@Sparky9933: I don't know what hotel you're going to but we go to Best Western and they do not charge for that extra crap and in smaller cities the staff are usually just as friendly as at a bed and breakfast.

The only exception is one time we stayed at a Hilton in San Francisco and we saw somebody's luggage in our room because the staff mixed up the numbers, and they not only sincerely apologized (which would've been enough) but gave us a free upgrade as well as a voucher for the expensive restaurant for breakfast we could otherwise not afford. Overall, it was a fun experience.

Post 6

Call me Kyle. Bed and breakfasts are bleeping expensive, at least in North America.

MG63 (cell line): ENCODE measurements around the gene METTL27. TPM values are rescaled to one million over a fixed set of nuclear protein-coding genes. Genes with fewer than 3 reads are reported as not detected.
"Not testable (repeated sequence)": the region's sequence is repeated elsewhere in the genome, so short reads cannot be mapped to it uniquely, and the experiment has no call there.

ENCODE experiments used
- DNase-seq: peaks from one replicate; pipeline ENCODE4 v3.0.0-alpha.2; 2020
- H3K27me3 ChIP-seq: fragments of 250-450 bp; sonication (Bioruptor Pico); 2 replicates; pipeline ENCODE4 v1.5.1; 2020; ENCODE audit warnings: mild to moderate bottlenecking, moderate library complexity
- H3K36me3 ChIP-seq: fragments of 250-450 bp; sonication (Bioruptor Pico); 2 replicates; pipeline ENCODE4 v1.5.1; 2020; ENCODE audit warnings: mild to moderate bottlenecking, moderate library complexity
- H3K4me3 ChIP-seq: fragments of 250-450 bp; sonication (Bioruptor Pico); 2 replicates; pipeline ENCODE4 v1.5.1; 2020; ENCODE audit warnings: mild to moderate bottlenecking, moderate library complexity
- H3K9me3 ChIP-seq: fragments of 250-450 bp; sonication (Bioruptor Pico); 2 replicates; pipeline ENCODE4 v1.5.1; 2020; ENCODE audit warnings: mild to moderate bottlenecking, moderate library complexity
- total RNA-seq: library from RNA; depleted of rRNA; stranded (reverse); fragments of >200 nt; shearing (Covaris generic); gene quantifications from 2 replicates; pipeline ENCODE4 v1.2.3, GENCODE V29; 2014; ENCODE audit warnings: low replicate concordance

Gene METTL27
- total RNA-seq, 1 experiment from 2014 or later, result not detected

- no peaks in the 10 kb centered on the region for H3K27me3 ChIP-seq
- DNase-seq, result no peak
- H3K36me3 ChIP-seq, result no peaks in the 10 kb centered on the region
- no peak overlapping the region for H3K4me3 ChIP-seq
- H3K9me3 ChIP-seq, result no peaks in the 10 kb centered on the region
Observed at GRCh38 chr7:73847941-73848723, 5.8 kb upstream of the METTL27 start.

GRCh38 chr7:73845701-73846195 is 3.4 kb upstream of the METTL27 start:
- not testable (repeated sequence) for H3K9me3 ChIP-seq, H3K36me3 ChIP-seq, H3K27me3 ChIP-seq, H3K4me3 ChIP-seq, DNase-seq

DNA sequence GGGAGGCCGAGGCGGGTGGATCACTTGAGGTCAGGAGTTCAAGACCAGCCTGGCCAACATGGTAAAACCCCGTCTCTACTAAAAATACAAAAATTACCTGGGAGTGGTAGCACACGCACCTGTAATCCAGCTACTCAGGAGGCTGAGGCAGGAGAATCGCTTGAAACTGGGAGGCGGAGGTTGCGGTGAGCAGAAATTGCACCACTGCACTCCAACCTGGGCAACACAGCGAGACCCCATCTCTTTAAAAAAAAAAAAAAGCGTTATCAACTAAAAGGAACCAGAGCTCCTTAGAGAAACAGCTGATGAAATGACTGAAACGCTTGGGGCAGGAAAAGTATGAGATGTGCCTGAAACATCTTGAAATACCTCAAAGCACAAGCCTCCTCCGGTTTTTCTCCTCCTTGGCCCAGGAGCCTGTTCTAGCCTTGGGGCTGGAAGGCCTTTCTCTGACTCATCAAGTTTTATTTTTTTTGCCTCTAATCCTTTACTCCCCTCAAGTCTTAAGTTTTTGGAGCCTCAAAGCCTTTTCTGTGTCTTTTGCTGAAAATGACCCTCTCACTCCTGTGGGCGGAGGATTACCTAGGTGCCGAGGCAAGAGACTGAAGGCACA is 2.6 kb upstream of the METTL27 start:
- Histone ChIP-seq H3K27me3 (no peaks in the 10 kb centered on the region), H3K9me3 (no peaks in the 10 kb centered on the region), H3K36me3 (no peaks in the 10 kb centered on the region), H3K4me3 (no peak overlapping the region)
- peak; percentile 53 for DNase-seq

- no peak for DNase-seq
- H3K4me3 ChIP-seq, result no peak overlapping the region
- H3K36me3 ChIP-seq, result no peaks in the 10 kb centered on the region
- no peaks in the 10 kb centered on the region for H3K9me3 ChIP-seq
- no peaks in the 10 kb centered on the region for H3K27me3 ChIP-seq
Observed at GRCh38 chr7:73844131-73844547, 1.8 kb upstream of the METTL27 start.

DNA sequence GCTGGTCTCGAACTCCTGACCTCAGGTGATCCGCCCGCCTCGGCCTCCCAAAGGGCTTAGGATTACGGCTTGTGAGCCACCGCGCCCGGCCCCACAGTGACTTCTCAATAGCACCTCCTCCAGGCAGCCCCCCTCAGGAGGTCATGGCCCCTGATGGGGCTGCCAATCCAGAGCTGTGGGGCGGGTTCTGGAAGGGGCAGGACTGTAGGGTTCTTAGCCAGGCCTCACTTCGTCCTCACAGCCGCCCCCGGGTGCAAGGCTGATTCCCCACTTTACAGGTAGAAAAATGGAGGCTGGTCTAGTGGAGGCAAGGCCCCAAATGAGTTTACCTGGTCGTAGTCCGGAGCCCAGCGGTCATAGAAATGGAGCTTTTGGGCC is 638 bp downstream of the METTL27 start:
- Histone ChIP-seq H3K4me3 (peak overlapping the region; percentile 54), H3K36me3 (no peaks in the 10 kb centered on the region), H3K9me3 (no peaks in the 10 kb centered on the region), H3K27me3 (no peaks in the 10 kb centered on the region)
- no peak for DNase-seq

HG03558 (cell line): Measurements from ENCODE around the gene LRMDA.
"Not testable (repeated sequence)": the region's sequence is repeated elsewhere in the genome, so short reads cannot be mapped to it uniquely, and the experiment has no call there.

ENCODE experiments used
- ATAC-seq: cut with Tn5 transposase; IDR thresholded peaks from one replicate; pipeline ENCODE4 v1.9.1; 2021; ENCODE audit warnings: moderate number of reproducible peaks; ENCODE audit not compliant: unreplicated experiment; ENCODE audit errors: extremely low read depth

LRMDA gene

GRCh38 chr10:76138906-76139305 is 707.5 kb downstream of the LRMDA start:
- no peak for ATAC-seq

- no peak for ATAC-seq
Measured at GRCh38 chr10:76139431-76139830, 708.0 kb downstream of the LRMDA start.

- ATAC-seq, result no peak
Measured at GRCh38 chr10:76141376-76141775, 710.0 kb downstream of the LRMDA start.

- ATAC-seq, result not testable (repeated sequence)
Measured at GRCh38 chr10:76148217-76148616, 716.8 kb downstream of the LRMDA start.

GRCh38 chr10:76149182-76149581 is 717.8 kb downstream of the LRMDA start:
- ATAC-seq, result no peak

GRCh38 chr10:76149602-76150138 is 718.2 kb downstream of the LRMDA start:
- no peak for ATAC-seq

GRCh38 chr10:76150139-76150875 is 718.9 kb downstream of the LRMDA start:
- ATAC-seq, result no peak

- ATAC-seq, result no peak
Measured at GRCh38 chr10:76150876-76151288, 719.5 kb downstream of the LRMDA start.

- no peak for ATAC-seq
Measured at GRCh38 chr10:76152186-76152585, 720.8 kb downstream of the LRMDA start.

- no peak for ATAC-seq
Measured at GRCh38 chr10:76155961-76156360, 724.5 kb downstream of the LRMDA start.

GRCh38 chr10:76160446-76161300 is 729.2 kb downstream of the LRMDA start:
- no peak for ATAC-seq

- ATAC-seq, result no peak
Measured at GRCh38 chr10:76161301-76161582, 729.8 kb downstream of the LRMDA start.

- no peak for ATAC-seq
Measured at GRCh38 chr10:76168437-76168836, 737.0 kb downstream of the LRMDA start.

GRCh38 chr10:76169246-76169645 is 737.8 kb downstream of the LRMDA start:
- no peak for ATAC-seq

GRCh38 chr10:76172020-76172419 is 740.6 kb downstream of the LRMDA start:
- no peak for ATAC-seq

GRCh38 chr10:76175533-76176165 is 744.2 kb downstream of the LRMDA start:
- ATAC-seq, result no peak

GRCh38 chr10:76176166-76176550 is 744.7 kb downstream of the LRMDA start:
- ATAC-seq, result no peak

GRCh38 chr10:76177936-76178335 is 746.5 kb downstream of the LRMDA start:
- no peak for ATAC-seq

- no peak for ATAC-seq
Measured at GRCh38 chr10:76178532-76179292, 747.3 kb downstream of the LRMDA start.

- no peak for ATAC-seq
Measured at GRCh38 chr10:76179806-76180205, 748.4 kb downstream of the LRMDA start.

I don't know about Europe and other parts of the world although I'd swear I've read they are cheaper than hotels, unlike the North American counterparts.

Anyway, if you want to stay at a B & B in North America, you better slowly save for most of the year unless you're either upper middle class or you don't have children adding to the expense. Then it will be easier to save as long as you stick to your goal.

Post 5

I like hotels better because they have those doors that spin round like there is somebody pushing them. I don't like sleeping somewhere I have never slept before but the comfort of hotels kind of gets rid of that. They also have vending machines and they don't really have them at B&B's.

I also think that most people go to hotels rather than B&B's, so I don't know why they're all saying this rubbish.

Post 4